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Trait Traversable has methods such as toList, toMap, ToSeq. Given that List, Map, Seq are subclasses of Traversable, this creates a circular dependency, which is generally not a desirable design pattern.

I understand that this is constrained to the collections library and it provides some nice transformation methods.

Was there any alternative design considered? Such as a "utility" class, or adding the conversion methods to Predef?

Say I want to add a new class: class RandomList extends List {...}. It would be nice to have a method toRandomList available for all Traversable classes, but for that I would need to "pimp my library" with an implicit on Traversable? This seems a bit of an overkill. With a utility class design, I could just extend that class (or Predef) to add my conversion method. What would be the recommended design here?

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Thanks @retronym and Daniel. However, I am mainly looking for an answer to the first part of the question. Is circular dependency tacitly accepted as a design pattern in Scala libraries? – Adrian Jan 14 '11 at 21:19
Adrian: Yes. Andrey's answer is correct. – Seth Tisue Jan 24 '11 at 14:59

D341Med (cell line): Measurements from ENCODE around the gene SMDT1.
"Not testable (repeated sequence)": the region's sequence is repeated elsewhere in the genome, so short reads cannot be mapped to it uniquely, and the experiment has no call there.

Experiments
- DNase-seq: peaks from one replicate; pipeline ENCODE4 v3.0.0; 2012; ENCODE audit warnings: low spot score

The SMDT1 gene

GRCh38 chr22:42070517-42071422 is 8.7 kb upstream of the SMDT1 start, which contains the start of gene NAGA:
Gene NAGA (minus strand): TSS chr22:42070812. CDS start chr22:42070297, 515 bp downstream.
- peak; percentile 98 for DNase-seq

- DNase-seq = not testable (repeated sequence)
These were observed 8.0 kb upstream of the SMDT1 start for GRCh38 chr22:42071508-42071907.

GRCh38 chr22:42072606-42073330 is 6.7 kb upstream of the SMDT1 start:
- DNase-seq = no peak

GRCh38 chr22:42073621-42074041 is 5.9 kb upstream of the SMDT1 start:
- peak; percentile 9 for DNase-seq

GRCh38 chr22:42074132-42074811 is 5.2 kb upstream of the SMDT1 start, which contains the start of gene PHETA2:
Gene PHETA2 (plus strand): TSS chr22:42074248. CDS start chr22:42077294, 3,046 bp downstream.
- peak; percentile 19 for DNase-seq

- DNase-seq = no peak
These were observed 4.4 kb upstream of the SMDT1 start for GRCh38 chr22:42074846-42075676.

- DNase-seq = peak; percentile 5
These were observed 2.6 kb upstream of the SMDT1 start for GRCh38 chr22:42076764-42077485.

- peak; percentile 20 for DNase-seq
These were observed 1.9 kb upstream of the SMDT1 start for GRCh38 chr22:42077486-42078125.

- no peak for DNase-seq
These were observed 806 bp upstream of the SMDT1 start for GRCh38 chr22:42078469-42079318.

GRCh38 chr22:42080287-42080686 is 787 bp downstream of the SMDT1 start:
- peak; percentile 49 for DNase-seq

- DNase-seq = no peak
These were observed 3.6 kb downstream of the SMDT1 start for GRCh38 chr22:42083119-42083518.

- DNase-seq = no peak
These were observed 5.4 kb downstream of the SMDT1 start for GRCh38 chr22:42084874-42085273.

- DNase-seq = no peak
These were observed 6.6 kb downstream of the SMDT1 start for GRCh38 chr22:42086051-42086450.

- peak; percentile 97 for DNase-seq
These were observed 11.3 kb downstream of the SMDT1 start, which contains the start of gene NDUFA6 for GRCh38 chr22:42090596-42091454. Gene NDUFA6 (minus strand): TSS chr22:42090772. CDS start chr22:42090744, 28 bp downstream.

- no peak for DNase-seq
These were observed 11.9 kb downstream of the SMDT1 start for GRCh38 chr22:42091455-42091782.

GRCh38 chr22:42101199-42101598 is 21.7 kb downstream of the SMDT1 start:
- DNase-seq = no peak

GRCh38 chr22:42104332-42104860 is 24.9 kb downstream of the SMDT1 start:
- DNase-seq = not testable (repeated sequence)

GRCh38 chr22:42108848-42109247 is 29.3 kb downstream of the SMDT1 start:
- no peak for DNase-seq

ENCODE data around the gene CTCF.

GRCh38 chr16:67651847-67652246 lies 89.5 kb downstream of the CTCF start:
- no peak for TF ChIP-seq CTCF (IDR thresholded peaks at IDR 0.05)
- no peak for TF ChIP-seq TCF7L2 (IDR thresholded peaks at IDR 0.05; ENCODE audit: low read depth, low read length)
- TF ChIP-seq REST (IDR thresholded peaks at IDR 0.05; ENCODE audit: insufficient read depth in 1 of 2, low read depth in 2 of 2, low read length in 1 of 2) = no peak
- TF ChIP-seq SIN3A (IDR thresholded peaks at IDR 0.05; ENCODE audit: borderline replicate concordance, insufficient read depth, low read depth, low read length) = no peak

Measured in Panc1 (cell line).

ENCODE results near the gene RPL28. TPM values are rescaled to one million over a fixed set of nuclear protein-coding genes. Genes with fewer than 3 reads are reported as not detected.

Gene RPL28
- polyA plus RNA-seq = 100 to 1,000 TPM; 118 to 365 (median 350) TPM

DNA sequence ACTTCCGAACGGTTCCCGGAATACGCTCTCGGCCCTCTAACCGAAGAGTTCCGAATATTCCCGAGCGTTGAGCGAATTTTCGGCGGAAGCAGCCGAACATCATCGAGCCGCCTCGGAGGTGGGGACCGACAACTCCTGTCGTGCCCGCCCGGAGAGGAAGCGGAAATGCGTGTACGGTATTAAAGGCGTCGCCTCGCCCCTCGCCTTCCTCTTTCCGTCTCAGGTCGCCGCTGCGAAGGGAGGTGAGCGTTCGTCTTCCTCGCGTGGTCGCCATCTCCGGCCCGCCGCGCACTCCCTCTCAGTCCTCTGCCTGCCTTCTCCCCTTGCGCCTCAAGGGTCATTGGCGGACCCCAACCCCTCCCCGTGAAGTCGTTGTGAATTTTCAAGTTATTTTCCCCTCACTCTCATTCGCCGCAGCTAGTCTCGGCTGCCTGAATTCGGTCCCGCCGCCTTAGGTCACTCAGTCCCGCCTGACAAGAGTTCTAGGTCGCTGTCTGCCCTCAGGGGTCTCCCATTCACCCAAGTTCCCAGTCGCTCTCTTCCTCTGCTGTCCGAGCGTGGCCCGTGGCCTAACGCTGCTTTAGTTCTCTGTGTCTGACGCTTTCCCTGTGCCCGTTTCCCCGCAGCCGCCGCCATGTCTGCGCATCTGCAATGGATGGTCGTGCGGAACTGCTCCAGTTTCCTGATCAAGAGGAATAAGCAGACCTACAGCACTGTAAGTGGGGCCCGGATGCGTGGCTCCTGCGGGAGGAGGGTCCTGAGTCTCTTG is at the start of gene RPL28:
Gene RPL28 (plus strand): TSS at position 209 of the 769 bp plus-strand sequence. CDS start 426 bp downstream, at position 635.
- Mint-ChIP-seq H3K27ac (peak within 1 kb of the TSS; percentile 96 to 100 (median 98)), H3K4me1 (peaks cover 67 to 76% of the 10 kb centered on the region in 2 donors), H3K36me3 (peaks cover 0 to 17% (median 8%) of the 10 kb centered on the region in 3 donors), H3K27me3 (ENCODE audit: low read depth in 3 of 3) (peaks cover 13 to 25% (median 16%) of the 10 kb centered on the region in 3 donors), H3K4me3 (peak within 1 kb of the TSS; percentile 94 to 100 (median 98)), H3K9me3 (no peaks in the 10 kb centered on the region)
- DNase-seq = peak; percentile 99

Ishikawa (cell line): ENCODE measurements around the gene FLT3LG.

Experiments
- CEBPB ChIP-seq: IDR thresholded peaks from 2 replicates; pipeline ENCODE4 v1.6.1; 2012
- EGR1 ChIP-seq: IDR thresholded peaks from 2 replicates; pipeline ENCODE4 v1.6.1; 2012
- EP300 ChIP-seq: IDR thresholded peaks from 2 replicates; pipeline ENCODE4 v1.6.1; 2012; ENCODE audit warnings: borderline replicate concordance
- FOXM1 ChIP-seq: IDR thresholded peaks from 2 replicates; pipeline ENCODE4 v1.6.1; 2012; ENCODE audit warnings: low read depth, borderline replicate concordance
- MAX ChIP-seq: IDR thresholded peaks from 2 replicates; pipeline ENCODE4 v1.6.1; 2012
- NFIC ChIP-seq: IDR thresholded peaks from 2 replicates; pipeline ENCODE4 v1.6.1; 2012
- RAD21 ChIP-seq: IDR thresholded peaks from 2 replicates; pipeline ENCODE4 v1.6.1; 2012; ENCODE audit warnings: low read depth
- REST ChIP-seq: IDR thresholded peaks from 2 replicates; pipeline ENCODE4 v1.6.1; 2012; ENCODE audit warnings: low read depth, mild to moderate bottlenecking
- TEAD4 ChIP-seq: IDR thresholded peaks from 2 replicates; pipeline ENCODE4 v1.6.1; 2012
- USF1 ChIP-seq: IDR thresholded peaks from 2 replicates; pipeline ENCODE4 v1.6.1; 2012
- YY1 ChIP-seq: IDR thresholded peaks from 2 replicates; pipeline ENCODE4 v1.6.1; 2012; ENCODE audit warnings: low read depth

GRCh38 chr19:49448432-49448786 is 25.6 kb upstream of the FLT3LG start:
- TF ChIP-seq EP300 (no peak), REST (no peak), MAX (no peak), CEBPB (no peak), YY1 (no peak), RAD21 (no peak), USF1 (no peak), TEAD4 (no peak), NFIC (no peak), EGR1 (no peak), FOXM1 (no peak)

There is a valid case about the Scala collections being a self-contained module, and therefore being "allowed" to have circular dependencies. However, it's a -big- module, and it's actively developed, therefore a cleaner design would be good. This is somewhat similar to the approach of functional programming from the outside, with imperative code on the inside (in private methods). My guess is that avoiding circular dependency would require abstracting over types (i.e. passing classes to a method like to(T) , instead of toList(), toMap(), etc), which Scala does not (yet?) support. – Adrian Jan 26 '11 at 6:14
up vote 7 down vote accepted

An alternative and extensible approach would be to[List], to[RandomList].

It's a bit tricky to add this with implicits, though.

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let's hope for that in Scala 2.9 ? – Adrian Jan 14 '11 at 19:14

To add a toRandomClass you'd have to resort to a pimp my library pattern indeed. However, why do you think that is overkill? The overhead is negligible. And it wouldn't work extending an utility class -- why would Scala look into your new class for that method? Not to mention that you'd have to instantiate such a class to be able to access its methods.

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There is no circular dependency here. Circular dependency is what happens when there are a few independent components which refer to each other. Scala standard library is one component. Since it is built always in one step there is no problem.

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Wouldn't it be a little odd to consider such intricate and complex aggregate as Scala's Library an atomic entity? Cyclic Dependency could manifest in any level of bordering between the components. You are basically erasing the question by making it "Internal Details" of something which is not the area of interest. He is asking exactly about that internal details :-) – ashy_32bit Apr 8 '11 at 8:02

You are right. Let's remove toString from the String class...

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